I recently visited The Radical Eye exhibition at Tate Modern. This sublime collection of vintage prints is the personal collection of Elton John.
With work from Man Ray, Dorothea Lange, Aleksandr Rodchenko, Johan Hagemeyer amongst others, this is essential viewing for anyone with even a slightest modicum of interest in photography.
Unfortunately, you’re not able to take photos while in the gallery, but I found some images on the internet to give an idea of how the exhibition looked like. Also, it was very interesting to see how these iconic prints have been framed. All were very classic in style & of a very high quality. No shiny bling – they were polished with a matt finish, either in a paired-down gold or silver colour. All of the prints featured are usually displayed in Elton John’s home.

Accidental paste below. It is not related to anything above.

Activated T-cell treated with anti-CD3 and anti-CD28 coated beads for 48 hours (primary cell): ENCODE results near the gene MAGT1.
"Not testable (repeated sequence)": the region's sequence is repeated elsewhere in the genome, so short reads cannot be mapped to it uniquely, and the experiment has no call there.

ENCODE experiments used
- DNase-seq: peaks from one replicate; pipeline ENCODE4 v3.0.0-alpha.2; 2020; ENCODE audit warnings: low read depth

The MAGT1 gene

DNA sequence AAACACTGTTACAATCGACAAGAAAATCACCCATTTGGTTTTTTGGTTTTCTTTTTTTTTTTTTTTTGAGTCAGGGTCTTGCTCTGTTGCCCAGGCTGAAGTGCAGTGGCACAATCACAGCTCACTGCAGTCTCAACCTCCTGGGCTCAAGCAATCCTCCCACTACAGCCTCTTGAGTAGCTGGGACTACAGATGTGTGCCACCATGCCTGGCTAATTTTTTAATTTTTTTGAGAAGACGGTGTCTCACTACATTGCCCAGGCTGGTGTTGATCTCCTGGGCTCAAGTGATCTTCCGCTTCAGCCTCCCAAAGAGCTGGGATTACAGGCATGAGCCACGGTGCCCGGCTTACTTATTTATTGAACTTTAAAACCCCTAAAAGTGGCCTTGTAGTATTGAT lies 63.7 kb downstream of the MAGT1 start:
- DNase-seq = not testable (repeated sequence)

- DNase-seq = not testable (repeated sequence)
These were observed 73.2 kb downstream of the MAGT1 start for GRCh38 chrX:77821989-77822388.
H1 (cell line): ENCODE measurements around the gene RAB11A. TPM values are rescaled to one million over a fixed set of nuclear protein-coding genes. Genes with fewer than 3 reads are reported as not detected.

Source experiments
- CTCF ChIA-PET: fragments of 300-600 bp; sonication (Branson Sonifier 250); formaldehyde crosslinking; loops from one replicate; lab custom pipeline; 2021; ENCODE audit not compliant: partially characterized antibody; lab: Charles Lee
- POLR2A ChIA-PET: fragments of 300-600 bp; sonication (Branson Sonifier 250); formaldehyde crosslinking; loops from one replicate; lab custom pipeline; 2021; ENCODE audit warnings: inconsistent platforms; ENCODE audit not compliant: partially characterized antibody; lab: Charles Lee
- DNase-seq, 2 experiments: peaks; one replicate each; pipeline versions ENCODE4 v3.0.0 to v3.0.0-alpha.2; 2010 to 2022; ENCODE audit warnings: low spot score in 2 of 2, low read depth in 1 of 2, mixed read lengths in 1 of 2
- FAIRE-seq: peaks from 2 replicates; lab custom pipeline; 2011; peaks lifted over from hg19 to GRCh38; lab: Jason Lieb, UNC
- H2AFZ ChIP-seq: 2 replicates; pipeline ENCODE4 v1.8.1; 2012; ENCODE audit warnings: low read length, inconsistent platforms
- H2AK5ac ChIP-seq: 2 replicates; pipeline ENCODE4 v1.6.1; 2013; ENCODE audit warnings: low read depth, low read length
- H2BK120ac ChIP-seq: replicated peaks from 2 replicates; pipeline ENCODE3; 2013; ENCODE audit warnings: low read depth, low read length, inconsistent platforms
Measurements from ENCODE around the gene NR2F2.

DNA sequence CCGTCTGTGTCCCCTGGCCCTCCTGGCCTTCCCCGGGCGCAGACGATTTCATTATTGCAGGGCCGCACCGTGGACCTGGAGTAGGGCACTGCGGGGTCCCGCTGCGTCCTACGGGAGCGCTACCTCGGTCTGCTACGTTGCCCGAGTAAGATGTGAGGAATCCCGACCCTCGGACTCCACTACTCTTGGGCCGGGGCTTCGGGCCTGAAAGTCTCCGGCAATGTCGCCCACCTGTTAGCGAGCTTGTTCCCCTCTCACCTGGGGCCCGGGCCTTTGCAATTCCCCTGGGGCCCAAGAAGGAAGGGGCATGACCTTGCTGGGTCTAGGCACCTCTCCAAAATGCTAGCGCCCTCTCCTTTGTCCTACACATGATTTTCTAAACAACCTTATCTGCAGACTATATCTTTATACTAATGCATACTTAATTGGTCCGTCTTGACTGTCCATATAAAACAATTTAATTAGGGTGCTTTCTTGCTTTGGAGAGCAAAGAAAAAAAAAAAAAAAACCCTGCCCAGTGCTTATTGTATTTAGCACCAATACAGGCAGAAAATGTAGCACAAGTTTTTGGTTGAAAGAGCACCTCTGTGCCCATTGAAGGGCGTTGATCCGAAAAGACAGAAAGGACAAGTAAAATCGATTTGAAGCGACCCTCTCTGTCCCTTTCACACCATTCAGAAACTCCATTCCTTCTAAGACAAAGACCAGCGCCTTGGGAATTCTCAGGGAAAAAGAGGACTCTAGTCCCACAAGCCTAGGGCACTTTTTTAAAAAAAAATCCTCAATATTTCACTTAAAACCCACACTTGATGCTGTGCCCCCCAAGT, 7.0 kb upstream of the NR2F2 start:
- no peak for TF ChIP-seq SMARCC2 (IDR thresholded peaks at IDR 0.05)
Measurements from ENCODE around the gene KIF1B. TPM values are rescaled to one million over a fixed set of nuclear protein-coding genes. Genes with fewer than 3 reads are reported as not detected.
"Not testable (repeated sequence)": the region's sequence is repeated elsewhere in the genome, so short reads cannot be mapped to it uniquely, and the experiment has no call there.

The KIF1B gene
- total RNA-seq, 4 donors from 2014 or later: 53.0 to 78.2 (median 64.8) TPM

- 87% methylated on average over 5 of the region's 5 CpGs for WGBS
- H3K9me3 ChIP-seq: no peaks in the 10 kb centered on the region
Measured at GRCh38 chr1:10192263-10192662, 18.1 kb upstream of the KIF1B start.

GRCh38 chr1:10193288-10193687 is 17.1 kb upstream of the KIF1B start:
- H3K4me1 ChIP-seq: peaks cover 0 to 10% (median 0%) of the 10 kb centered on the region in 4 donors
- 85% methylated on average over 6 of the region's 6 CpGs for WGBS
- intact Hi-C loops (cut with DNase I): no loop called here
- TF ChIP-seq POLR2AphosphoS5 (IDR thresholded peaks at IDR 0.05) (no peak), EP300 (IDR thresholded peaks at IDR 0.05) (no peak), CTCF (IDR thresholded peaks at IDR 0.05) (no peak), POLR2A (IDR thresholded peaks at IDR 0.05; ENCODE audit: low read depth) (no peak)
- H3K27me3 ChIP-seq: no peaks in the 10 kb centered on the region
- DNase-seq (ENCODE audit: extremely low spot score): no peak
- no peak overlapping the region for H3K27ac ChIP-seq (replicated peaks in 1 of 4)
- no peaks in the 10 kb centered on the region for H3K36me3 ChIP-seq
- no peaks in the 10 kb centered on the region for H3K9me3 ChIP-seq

What strikes you is the palpable difference between seeing these prints ‘in real life’ rather than just reproduced in a book, on a postcard or on screen. There’s a real depth to the various shades of grey, black & white. Maybe it’s the way the light reacts to the surface of the print, reflecting rather than absorbing. I find this happens a lot with comparing originals to facsimile. I recently visited the Georgia O’Keefe exhibition, also at Tate Modern. There’s such a pointed difference in how the colours come alive in the original paintings. The prints are quite dull & disappointing in comparison.
Looking at these black & white prints also readjusted my own interpretation of monochrome. I converted an image taken in the Boiler Room at the Tate which (in my own opinion) appears to have a bit more depth to my previous efforts. I don’t think you’ll ever be able to achieve the quality of a genuine monochrome print, but there is no harm in trying!
Criteria Ref: P1, P2, P4, P5